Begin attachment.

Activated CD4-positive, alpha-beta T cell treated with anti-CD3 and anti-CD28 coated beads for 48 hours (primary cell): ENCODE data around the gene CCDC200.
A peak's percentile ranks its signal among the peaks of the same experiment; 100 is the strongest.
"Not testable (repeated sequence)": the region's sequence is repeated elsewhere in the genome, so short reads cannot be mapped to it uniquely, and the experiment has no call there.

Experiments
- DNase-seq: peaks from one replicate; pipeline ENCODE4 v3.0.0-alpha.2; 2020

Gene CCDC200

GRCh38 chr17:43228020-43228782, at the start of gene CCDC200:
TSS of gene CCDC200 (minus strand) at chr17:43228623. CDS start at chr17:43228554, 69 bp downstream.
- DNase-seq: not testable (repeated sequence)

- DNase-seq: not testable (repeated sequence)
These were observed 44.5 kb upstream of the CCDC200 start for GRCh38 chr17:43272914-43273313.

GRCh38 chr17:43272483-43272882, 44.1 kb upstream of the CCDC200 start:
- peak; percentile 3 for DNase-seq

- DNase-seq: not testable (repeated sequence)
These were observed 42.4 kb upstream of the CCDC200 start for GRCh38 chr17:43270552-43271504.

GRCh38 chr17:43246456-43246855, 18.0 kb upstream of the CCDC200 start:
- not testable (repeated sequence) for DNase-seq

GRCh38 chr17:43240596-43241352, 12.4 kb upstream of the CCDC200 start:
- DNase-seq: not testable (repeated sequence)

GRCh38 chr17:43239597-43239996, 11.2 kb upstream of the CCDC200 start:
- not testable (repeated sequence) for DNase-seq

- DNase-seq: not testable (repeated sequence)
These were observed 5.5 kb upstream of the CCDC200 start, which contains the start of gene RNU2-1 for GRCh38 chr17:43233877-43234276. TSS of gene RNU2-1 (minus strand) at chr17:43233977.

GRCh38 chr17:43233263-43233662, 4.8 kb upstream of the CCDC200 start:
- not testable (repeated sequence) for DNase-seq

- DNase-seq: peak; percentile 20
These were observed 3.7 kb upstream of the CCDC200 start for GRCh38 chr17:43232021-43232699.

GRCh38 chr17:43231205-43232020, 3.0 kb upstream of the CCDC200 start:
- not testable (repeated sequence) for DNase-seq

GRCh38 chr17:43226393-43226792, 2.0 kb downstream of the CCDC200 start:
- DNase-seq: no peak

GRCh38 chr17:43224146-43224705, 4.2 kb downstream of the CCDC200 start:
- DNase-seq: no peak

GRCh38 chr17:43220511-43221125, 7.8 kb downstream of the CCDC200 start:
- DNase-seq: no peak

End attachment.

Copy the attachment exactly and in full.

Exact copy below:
Activated CD4-positive, alpha-beta T cell treated with anti-CD3 and anti-CD28 coated beads for 48 hours (primary cell): ENCODE data around the gene CCDC200.
A peak's percentile ranks its signal among the peaks of the same experiment; 100 is the strongest.
"Not testable (repeated sequence)": the region's sequence is repeated elsewhere in the genome, so short reads cannot be mapped to it uniquely, and the experiment has no call there.

Experiments
- DNase-seq: peaks from one replicate; pipeline ENCODE4 v3.0.0-alpha.2; 2020

Gene CCDC200

GRCh38 chr17:43228020-43228782, at the start of gene CCDC200:
TSS of gene CCDC200 (minus strand) at chr17:43228623. CDS start at chr17:43228554, 69 bp downstream.
- DNase-seq: not testable (repeated sequence)

- DNase-seq: not testable (repeated sequence)
These were observed 44.5 kb upstream of the CCDC200 start for GRCh38 chr17:43272914-43273313.

GRCh38 chr17:43272483-43272882, 44.1 kb upstream of the CCDC200 start:
- peak; percentile 3 for DNase-seq

- DNase-seq: not testable (repeated sequence)
These were observed 42.4 kb upstream of the CCDC200 start for GRCh38 chr17:43270552-43271504.

GRCh38 chr17:43246456-43246855, 18.0 kb upstream of the CCDC200 start:
- not testable (repeated sequence) for DNase-seq

GRCh38 chr17:43240596-43241352, 12.4 kb upstream of the CCDC200 start:
- DNase-seq: not testable (repeated sequence)

GRCh38 chr17:43239597-43239996, 11.2 kb upstream of the CCDC200 start:
- not testable (repeated sequence) for DNase-seq

- DNase-seq: not testable (repeated sequence)
These were observed 5.5 kb upstream of the CCDC200 start, which contains the start of gene RNU2-1 for GRCh38 chr17:43233877-43234276. TSS of gene RNU2-1 (minus strand) at chr17:43233977.

GRCh38 chr17:43233263-43233662, 4.8 kb upstream of the CCDC200 start:
- not testable (repeated sequence) for DNase-seq

- DNase-seq: peak; percentile 20
These were observed 3.7 kb upstream of the CCDC200 start for GRCh38 chr17:43232021-43232699.

GRCh38 chr17:43231205-43232020, 3.0 kb upstream of the CCDC200 start:
- not testable (repeated sequence) for DNase-seq

GRCh38 chr17:43226393-43226792, 2.0 kb downstream of the CCDC200 start:
- DNase-seq: no peak

GRCh38 chr17:43224146-43224705, 4.2 kb downstream of the CCDC200 start:
- DNase-seq: no peak

GRCh38 chr17:43220511-43221125, 7.8 kb downstream of the CCDC200 start:
- DNase-seq: no peak